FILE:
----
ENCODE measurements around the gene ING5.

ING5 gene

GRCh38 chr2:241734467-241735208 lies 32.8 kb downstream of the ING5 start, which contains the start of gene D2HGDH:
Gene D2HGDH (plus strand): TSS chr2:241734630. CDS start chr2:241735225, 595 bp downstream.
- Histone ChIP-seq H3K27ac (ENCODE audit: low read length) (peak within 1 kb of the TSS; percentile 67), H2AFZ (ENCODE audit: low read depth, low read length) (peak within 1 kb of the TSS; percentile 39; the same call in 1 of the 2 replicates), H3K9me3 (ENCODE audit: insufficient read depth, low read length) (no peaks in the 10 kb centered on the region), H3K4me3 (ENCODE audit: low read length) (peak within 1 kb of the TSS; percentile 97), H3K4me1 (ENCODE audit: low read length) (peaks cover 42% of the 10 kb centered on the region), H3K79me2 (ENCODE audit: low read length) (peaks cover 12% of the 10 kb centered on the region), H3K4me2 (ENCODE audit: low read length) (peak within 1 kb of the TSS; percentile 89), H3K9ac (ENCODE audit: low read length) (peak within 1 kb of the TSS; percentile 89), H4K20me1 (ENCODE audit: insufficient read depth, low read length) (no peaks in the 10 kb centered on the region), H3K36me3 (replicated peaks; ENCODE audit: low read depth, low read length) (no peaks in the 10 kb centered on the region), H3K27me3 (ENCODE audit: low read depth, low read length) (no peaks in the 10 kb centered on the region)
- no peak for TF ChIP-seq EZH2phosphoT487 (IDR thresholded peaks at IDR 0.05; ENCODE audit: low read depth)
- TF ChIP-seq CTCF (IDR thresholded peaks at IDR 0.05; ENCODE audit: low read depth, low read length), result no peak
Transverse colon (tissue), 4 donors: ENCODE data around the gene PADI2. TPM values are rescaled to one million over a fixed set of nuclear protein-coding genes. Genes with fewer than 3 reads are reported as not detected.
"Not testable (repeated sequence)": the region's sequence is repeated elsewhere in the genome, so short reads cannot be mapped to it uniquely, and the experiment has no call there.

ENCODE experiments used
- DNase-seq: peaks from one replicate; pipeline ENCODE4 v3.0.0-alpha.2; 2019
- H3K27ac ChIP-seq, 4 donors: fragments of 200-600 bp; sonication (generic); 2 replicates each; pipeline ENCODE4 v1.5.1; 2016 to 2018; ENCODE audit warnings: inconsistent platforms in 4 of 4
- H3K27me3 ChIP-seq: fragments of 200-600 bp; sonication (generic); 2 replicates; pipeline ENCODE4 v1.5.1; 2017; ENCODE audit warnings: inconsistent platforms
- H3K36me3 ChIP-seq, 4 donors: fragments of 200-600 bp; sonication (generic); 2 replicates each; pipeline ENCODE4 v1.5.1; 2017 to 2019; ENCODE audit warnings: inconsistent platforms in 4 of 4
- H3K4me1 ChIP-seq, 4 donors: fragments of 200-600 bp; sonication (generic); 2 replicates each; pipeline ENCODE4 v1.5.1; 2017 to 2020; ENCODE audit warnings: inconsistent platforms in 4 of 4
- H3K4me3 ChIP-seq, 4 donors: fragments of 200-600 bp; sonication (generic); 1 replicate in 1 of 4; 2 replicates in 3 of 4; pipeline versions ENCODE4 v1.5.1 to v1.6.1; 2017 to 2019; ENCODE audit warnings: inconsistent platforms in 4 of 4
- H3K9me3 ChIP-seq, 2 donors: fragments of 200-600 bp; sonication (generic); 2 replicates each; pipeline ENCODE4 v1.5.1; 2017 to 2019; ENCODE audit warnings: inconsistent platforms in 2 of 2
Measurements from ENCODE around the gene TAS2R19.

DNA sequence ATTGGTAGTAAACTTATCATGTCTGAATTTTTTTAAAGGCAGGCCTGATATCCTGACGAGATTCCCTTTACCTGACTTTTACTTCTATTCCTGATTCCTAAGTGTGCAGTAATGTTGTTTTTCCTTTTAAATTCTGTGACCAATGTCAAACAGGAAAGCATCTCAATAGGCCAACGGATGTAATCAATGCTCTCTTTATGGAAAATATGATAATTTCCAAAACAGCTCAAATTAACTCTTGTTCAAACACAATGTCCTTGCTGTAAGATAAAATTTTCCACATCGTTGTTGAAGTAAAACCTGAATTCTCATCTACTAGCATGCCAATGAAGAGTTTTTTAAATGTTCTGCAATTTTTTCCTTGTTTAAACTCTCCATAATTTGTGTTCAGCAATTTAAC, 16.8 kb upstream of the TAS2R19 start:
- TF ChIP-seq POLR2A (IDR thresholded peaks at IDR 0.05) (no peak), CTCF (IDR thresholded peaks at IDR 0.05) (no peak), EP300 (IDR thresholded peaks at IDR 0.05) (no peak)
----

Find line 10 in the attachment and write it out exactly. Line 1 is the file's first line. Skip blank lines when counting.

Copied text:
ENCODE experiments used